Step-by-Step Proposed Countermeasures – Proposes some corrective actions to address the problem, close the gap, or reach a goal.
Step-by-Step Proposed Countermeasures – Proposes some corrective actions to address the problem, close the gap, or reach a goal. Plan – Who will do what, when, where ??
Step-by-Step Proposed Countermeasures – Proposes some corrective actions to address the problem, close the gap, or reach a goal. Plan – Who will do what, when, where ?? Follow-up – Creates a review / learning process and anticipates remaining issues.
Key Questions around the Problem / Issue Who is responsible for this issue? Who owns the process for addressing the problem (or realizing the opportunity or managing the project)? What is the business context? How did you decide to tackle this problem? What do you actually know and how do you know it?
What is Five Whys ? (Quick Review) Practice asking Why? repeatedly whenever a problem is encountered in order to get beyond the obvious symptoms so as discover root cause. Taiicho Ohno – (Toyota Motors executive) “Why save your brainstorming creativity for solutions that may solve the wrong problem? First brainstorm the cause of the problem …”
Group Exercise (Left Hand Side of Form) Decide on a Problem and complete the following: 1) Background “What are talking about and why?” 2) Current Conditions “Where do things stand now?” 3) Goal “What specific outcome is required?” 4) Analysis “Why does the problem or need exist?”
Additional Questions Have you identified the real problem? Did you go observe, and talk to the people who do the work to fully grasp the current situation? Did you clarify the true business objectives? Did you uncover the right (i.e., most meaningful) information to support the analysis?
Additional Questions Did you capture this material in the most clear and concise manner, i.e., one that clarifies true problems, invites analytical questions, and suggests direct countermeasures?
Countermeasures vs Solutions Detectives refer to cases as “closed” (meaning suspect identified and handed over to authorities…) not “solved” With JDI, this wording recognizes that even apparent ‘solutions’ inevitably create new problems. “They are merely temporary responses to specific problems that will serve until a better approach is found or conditions change.” Once a countermeasure is in place, it will create a new situation … 1. Steven J. Spear, “Learning to Lead at Toyota,” Harvard Business Review, September-October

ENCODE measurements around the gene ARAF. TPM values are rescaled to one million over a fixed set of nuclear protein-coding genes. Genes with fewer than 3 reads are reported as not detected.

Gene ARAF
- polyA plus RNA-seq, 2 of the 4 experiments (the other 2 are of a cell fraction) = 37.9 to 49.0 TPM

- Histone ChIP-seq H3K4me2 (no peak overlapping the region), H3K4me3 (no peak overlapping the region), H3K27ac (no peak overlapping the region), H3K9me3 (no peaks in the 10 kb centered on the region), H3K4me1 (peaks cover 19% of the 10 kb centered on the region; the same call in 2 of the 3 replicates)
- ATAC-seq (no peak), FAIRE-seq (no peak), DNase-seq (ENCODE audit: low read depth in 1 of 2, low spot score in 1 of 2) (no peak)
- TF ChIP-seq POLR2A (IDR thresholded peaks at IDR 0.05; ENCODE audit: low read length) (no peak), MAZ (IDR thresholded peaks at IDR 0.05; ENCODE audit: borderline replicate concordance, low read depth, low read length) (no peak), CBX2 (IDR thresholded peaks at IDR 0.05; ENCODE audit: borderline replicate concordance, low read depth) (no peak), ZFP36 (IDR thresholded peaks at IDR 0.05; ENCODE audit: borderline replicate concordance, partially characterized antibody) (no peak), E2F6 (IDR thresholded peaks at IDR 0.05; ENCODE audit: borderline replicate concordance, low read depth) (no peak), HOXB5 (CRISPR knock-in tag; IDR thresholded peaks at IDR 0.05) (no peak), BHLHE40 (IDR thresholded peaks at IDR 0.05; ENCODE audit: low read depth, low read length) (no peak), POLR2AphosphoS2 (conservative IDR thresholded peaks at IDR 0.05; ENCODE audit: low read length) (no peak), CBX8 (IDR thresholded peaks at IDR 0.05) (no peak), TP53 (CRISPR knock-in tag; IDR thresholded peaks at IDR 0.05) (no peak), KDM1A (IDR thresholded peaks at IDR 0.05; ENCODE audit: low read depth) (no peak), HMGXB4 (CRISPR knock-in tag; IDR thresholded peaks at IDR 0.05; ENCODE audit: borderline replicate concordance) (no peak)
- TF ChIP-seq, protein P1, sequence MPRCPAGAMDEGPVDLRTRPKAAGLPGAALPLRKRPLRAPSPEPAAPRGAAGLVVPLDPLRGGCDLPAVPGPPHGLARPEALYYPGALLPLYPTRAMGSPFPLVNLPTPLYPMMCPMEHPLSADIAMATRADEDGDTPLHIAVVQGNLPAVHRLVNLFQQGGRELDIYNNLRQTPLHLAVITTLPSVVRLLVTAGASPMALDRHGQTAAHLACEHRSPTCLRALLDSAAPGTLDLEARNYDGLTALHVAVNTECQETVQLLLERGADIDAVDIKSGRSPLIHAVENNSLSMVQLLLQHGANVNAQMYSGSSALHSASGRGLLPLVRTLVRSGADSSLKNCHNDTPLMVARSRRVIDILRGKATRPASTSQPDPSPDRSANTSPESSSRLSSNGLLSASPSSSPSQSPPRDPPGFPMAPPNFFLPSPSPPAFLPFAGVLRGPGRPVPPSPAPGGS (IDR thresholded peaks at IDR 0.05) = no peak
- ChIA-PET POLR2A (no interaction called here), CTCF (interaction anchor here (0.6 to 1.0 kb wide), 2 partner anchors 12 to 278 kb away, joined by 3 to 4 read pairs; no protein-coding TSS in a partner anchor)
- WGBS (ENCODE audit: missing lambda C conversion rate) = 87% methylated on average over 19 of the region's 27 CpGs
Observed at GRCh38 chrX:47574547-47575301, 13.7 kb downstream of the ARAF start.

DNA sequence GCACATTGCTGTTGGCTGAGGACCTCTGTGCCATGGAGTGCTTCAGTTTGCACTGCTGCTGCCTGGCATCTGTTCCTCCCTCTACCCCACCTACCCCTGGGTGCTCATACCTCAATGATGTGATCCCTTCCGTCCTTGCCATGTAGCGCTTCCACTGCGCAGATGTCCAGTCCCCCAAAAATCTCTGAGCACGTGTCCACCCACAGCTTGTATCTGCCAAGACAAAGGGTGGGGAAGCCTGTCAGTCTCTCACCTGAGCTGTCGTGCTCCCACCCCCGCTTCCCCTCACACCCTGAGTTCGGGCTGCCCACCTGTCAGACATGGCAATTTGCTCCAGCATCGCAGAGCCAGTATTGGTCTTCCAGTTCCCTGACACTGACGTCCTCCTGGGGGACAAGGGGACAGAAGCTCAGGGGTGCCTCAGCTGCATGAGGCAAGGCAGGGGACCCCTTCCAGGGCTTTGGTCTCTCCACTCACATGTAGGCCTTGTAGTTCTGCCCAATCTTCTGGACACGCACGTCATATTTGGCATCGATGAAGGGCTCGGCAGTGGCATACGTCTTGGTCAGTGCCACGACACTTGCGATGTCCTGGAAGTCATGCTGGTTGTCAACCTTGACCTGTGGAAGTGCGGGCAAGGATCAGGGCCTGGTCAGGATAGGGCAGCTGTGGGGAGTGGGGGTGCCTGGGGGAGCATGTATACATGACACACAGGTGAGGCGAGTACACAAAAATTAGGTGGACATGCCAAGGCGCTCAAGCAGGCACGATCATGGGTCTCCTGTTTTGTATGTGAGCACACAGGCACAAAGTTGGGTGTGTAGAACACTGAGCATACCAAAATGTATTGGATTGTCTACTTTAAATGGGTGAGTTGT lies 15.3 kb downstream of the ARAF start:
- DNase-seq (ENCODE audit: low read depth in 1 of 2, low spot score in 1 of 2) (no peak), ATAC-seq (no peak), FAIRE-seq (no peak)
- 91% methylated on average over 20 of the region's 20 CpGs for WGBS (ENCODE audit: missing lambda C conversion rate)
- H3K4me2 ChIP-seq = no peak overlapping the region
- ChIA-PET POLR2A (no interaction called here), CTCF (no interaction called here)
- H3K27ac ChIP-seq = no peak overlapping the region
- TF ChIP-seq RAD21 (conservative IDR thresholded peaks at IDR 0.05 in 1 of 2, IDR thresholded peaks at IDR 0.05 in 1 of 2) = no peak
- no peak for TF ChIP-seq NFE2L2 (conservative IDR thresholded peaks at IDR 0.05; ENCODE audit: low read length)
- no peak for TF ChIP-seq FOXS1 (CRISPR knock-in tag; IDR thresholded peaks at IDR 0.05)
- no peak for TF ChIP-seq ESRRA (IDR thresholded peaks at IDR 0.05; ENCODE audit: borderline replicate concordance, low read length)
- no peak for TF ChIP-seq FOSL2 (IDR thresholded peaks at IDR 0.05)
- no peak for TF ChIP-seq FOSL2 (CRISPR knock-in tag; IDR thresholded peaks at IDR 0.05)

Set-Based Decision-Making Consider assessment of a set of countermeasures rather than just one approach. By exploring a range of potential choices, you can uncover a broader and more meaningful database for analysis. Through quick, simple trials, costs can be reduced by preventing large projects from having to make large-scale change late in the process as a result of choosing a weak approach early on.
Set-Based Decision-Making (continued …) The responsibility of the individual developing the options is not to create the ideal ‘solution’ that can be iterated to perfection, rather it is to help everyone involved in the work to develop the fullest understanding of the current situation and the most effective set of countermeasures. Sometimes… Leaders have to prevent people from making decisions too quickly. [Jumping to conclusions…]
Group Exercise (Right Hand Side of Form) Continue with Your Problem Analysis: 5) Recommendations “What do you propose and why?” 6) Plan “How will you implement?” 7) Follow-up “How will you ensure on-going success?”